Networking is an essential part of persuasion. Whether you realise it or not, you network all the time, often without realising it, with friends, family, and colleagues.
You’re networking at the dog park when you ask that cute Labradoodle’s owner what they do for a living, when you are walking out of the gym chatting to someone who just exercised in the same spin class as you, or when you meet a friend for coffee, and their neighbour drops in and joins you.
You never know where that next important connection will happen in life.
In these situations, our natural personality takes over, and we are either interested in meeting people or too busy and preoccupied to care.
My research into persuasion has found that we should all be more mindful when we are out and about and possibly meeting (networking) with others if we want to strengthen our relationships and become more successful.
Do you cringe at the professional working event?
Most of us attend formal networking events to meet new people, create productive working relationships and learn new things.
We know from experience that when you stand out for all the right reasons in a networking situation, you’re the one who will be remembered.
This can lead to persuasive moments and opportunities that move you forward in life.
However, most people admit to either cringing at having to attend them, or at least not fully realising the event’s potential.
I recently spoke at an event for a law firm and its clients. It was funny but dreadful.
The lawyers stood at one side of the room chatting amongst themselves and the clients stood awkwardly waiting for someone to come and say hi.
Instead of making networking your worst nightmare, and a horror for your prospects, it’s time to reframe the point of networking and charge forward to get the best possible outcomes for everyone involved.
What is networking?
Networking is the art of getting to know people for mutual long-term benefit.
The idea is that you might be able to help someone out, and they may also be able to help you.
Sometimes you learn from the conversation.
Sometimes there’s a contact you can introduce someone to, sometimes there’s a supplier or provider that the person you meet can recommend for you.
How to master networking
There are many subtleties in effective networking.
Let’s look at seven essential actions for effective networking that you can finesse today.
Do your research! Acquire the list of delegates and find out who will be at the event.
Work out the best person to meet to maximise your return on attending.
What do they need in their businesses? Are you the right person to help them?
The more time you spend planning before the event, the more value you will gain from attending.
Handy tip – Look people up on social media and read through their profiles before attending so you know who you can most help.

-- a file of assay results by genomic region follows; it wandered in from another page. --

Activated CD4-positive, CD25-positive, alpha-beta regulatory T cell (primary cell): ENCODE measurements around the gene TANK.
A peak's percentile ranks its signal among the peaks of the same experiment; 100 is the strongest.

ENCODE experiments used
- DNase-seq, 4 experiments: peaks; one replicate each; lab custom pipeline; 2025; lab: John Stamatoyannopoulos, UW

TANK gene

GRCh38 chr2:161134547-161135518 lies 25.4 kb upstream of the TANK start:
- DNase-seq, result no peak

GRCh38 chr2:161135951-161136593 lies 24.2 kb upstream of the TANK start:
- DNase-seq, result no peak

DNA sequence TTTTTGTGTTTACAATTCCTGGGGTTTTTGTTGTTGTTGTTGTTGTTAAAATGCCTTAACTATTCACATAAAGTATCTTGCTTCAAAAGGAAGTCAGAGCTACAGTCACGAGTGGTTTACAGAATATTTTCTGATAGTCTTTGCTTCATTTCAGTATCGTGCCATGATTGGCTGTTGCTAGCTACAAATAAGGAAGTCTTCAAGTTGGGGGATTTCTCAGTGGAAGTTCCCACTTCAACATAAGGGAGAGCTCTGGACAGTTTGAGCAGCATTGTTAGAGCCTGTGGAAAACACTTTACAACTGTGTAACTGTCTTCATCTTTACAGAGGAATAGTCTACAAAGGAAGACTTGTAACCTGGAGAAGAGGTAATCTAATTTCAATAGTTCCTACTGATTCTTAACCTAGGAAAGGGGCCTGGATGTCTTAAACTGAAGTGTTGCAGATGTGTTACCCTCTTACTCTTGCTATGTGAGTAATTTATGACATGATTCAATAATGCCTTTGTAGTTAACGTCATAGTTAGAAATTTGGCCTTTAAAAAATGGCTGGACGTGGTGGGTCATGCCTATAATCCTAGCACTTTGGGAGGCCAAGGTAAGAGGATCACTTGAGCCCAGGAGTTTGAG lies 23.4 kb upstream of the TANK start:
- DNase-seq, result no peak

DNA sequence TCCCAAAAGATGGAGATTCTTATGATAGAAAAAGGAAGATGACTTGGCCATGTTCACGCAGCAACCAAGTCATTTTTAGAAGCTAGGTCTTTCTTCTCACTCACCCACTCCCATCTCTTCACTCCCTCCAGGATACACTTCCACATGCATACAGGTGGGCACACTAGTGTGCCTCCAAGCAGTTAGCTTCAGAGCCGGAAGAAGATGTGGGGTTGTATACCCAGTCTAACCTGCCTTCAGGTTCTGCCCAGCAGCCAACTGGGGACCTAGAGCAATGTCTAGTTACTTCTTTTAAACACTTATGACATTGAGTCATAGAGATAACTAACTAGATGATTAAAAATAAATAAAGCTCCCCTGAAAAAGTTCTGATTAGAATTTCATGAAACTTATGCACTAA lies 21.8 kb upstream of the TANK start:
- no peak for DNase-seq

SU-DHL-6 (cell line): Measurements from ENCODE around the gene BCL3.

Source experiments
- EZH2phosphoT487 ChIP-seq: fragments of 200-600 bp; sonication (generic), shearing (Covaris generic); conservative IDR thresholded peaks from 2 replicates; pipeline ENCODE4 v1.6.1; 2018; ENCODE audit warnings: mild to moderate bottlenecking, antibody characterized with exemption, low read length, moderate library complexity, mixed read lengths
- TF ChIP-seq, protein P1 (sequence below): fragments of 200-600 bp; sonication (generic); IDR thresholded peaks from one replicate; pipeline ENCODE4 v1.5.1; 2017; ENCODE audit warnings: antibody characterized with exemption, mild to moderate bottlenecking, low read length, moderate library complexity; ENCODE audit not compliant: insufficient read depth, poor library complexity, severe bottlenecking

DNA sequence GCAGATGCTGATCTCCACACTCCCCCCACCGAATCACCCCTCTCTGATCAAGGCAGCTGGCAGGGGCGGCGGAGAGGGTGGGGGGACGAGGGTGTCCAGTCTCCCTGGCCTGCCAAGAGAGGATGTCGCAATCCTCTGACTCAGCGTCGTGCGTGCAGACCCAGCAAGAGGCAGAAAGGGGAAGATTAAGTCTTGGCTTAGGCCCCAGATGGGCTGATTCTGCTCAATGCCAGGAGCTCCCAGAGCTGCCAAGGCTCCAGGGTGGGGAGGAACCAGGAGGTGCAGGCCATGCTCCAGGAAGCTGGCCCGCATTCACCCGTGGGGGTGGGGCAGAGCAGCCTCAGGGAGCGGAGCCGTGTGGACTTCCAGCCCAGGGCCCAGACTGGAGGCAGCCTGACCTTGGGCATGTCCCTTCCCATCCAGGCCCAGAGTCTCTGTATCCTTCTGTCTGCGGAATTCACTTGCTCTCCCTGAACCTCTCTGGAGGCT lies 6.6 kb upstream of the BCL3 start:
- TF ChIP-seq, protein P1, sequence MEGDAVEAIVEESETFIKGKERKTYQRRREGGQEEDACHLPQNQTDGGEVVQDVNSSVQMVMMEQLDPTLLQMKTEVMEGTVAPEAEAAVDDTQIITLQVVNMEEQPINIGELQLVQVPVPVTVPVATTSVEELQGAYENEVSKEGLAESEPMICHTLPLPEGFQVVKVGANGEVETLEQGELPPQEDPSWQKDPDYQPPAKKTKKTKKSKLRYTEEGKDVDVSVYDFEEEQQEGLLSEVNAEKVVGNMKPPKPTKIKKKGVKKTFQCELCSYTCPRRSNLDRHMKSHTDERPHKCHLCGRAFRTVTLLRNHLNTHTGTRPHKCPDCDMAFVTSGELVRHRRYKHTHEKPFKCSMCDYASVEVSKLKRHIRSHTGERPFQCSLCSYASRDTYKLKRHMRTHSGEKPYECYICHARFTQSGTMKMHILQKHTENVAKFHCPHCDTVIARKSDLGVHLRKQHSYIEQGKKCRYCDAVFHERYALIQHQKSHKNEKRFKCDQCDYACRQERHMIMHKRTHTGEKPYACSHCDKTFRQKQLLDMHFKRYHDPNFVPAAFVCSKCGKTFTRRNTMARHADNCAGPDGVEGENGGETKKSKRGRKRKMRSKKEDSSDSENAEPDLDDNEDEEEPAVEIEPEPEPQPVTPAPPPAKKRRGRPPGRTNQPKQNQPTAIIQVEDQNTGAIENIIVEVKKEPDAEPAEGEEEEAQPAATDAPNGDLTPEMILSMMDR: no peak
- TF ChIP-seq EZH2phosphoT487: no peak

2. Believe in yourself
You need to believe that you have what this person needs.
If you don’t have what this person needs, give a shorter answer, and let them talk about themselves instead, or help them find someone else to talk to who is better suited to their needs.
Give direct connected eye contact when meeting people. Smile warmly. Find humour where you can.
Listen carefully, and if you don’t have what the person needs, be quick and responsive at recommending someone else of high quality who does.
Maree is a connector. She works for herself, and she needs all the clients she can find.
But she’s also very good at knowing when the person she’s talking to at a networking event needs someone else (other than her).
When she works that out, she is so on top of ‘who is who’ in her profession that she’s quick to make warm connections happen immediately.
A warm connection is where both parties find it incredibly easy to connect and get straight into doing business together.
Maree is an invaluable part of her industry and the go-to person regardless of your needs.
Of course, the upside for Maree is that while she may lose some business at times (when she refers the person to a colleague), she’s also the first person everyone turns to when they need her products and services.
Be a connector. Serve others and you’ll end up serving yourself!
4. Don’t become a crazy card person!
My friend Kirsty Spraggon, a speaker and TV host, introduced me to this concept.
You know that person who runs around the networking event thrusting their business card at people who don’t want one?
She calls them the crazy card person! Instead, take your time, work the room, build meaningful relationships, and only swap details if it’s in everyone’s interest.
5. Be careful not to sound rehearsed
The key to sounding natural is to rehearse your key messages about your life, your products and services until you don’t sound rehearsed anymore.
Practise repeatedly until you sound natural and authentic.
6. Don’t brag
No one likes a braggart.
7. Follow up
You don’t go to a networking event to stay static. You attend so you can meet people who can promote you and/or your product or who could buy your product or service.
So, remember this and use the event wisely. Contact every person you spoke to at the event and tell them how much you enjoyed meeting them, and urge them to go to the next stage (whatever that might be).
For example, “Hi Sally, it was great to meet you at the event. Here’s the article I mentioned”.
Or, “Hi James, I was wondering if you could share the details of your sister, the one you mentioned is the graphic artist. I may have some work for her”.
Networking is essential if you want to be good at creating positive first impressions.
Which of the seven actions mentioned here are you already doing, and which ones do you need to focus on more?
Make a plan today to ensure you get the best outcomes from your next networking event.